1 – New Application Frameworks
Ethical hackers should be well versed in Node when testing such an application. While traditional web application attack vectors remain the same, there are several critical caveats every pen-tester should be aware of. More information about NodeJS can be found at the project website: http://nodejs.org/ A great place to begin Node application security is the Node Security Project.
2 – Preventative Measures
Professional ethical hackers should understand the full implications of CSP. While some may wish to recommend the use of such policies as part of a vulnerability assessment, it should at least be understood by those conducting a vulnerability assessment. In addition to CSP, HSTS and X-Frame-Options should also be given strong consideration.
3 – NoSQL
NoSQL databases are simple and fast data stores which remove traditional constraints of relational databases. This less structured model favors speed and scalability over complex relational models. As a result NoSQL has flourished in big data industries but still growing in smaller applications. NoSQL provides little in terms of security at the database level and relies greatly on security at the application level.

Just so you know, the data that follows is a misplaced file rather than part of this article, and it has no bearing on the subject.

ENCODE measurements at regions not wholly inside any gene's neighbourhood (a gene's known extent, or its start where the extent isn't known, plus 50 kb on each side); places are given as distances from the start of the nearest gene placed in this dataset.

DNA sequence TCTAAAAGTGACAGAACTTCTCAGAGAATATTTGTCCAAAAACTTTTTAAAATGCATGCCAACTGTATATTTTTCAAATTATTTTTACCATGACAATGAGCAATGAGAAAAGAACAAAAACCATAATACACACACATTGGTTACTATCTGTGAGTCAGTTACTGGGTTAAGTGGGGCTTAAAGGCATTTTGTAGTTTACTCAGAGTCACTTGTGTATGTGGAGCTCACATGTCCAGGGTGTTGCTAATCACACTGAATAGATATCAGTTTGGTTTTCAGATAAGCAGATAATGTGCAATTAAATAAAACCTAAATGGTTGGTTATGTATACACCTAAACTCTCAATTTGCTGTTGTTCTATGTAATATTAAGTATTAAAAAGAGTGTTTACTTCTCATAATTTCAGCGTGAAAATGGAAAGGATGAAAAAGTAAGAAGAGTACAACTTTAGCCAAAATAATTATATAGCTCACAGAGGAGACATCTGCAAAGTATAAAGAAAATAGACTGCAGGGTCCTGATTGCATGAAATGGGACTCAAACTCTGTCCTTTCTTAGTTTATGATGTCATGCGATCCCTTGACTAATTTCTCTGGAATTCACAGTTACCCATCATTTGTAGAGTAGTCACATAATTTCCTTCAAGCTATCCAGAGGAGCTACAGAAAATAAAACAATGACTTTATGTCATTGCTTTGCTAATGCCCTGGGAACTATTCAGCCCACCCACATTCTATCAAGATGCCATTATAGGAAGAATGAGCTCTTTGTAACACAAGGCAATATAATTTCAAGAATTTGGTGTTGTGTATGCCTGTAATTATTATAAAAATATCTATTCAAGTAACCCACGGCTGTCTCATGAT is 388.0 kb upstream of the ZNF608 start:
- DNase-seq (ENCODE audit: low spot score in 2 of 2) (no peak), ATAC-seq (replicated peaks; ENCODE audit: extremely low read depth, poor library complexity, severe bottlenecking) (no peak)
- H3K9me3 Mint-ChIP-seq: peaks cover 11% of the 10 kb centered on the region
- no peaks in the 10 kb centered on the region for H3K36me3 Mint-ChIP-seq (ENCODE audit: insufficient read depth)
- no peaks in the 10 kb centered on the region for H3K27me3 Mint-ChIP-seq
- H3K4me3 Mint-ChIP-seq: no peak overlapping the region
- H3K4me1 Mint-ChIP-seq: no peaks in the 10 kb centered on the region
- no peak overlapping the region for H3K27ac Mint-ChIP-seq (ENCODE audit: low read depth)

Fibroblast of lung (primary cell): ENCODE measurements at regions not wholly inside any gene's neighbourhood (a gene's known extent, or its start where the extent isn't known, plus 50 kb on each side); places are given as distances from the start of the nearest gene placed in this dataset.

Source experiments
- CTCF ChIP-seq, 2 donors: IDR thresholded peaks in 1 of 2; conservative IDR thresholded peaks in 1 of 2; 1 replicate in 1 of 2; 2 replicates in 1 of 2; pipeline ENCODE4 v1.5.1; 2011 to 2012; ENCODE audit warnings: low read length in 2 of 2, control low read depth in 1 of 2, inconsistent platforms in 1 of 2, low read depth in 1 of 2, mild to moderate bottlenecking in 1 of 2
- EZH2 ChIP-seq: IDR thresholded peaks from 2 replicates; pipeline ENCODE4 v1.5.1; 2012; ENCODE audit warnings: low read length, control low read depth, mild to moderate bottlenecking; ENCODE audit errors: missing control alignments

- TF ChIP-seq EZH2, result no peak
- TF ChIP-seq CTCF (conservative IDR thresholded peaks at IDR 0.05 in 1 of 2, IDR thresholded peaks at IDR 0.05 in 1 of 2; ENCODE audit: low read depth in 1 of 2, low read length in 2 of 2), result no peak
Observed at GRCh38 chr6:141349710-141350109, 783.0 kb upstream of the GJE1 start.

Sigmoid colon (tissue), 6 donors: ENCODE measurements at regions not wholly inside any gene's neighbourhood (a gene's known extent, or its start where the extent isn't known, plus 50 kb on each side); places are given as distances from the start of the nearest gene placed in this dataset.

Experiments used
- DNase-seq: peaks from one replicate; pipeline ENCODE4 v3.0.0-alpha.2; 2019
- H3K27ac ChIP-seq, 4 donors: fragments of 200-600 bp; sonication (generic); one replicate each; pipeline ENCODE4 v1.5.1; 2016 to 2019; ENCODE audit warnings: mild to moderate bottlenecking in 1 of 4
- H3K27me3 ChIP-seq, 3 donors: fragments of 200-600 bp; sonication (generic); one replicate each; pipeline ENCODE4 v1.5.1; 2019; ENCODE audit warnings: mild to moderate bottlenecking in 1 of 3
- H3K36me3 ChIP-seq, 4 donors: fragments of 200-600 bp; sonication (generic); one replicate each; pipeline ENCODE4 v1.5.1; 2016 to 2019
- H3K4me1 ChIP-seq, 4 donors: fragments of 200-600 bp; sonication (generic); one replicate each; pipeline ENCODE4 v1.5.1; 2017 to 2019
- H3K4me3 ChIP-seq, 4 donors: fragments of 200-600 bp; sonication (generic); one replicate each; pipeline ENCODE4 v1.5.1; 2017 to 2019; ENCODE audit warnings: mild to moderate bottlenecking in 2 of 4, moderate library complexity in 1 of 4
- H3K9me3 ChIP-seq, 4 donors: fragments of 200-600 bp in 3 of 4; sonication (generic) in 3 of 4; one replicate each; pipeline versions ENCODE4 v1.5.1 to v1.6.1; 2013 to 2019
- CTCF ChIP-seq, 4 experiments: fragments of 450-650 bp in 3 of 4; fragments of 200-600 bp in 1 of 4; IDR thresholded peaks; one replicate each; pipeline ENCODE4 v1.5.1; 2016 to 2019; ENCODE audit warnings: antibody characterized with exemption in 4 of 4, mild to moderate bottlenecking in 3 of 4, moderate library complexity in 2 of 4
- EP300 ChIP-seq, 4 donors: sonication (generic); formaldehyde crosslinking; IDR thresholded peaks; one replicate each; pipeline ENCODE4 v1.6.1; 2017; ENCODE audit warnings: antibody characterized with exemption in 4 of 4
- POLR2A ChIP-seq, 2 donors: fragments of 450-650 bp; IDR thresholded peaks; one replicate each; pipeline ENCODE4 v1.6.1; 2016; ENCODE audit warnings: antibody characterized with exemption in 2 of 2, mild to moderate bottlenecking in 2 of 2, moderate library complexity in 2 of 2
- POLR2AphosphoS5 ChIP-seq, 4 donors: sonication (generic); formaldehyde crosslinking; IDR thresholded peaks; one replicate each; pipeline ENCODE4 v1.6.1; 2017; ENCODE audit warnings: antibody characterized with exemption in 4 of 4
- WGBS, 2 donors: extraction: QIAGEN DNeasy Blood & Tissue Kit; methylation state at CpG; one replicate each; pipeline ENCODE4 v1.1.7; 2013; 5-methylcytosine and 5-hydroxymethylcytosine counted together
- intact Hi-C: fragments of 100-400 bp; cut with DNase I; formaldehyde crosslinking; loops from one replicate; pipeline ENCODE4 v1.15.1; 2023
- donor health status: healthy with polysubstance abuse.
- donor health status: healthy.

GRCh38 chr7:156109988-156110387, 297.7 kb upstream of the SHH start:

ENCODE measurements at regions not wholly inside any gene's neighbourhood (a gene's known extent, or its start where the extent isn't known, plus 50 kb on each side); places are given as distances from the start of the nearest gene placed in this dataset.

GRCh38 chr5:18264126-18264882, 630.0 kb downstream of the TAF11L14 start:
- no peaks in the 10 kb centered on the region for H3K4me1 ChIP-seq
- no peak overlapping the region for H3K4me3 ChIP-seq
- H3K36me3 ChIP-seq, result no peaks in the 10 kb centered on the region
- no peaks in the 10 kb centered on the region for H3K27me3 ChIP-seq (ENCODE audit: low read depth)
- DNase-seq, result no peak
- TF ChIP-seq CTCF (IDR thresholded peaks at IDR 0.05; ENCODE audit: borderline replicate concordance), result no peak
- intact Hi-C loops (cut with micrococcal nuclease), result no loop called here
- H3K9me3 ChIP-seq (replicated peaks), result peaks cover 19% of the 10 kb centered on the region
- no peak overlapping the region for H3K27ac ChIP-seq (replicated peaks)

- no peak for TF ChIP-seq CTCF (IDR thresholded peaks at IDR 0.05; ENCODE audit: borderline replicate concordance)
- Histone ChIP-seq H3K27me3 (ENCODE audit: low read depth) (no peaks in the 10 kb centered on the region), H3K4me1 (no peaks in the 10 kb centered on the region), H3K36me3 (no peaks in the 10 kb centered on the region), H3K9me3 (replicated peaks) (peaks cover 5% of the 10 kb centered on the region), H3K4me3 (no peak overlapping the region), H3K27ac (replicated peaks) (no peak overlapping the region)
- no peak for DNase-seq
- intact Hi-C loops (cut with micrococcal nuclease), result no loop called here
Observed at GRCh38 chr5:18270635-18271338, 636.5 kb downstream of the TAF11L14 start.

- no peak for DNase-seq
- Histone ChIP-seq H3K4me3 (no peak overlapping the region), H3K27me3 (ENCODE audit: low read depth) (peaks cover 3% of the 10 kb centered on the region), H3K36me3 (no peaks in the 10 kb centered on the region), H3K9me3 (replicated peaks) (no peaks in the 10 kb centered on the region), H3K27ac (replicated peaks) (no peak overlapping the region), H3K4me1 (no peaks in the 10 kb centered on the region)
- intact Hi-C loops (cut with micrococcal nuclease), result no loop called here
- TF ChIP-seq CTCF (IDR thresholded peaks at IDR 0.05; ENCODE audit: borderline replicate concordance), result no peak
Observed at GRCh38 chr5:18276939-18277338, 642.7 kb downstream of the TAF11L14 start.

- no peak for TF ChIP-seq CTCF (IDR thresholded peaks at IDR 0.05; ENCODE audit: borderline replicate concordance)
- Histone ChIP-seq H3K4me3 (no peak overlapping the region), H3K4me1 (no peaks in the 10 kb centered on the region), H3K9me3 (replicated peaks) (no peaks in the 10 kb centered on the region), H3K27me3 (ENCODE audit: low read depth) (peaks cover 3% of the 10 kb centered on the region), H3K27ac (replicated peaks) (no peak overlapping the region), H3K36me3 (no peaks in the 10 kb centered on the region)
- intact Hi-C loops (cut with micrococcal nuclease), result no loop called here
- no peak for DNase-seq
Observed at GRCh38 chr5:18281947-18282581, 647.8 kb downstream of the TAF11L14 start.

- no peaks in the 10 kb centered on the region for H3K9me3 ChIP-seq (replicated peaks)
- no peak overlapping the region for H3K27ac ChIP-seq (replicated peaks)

4 – Expanding HTML5
HTML5 extensions are under active development and introduce a constant expansion of security concerns. Even the core HTML5 specifications which include extensions such as local storage, websockets, and CORS, are not always well understood by security professionals. At the time of this writing, many popular security tools still do not yet support interaction with websockets. This leaves a strong possibility that vulnerabilities nested within these technologies may go undiscovered by novice security testers. Ethical hackers must devote significant time to research these technologies and understand the full range of security implications each one requires.
A list of some draft extensions can be found at the following URL: http://www.w3.org/html/wg/wiki/ExtensionSpecifications
5 – Bug Bounties
Large organizations with applications that face intense public exposure may benefit from running a bug bounty program. These programs reward independent security researchers for finding vulnerabilities on an individual basis. By offering a reward for each vulnerability found, they create a much greater incentive to responsibly disclose vulnerabilities rather than exploiting them for profit. These programs have already seen great success with large organizations such as Google, Twitter, Facebook, and now Yahoo!
One new company, Bugcrowd, has brought this testing model to companies which may not have the resources to handle such programs themselves. This type of security testing model can be difficult to manage and may incur significant false positives from less skilled ethical hackers. By providing vulnerability verification and payment services, Bugcrowd allows much smaller organizations to benefit from this type of testing.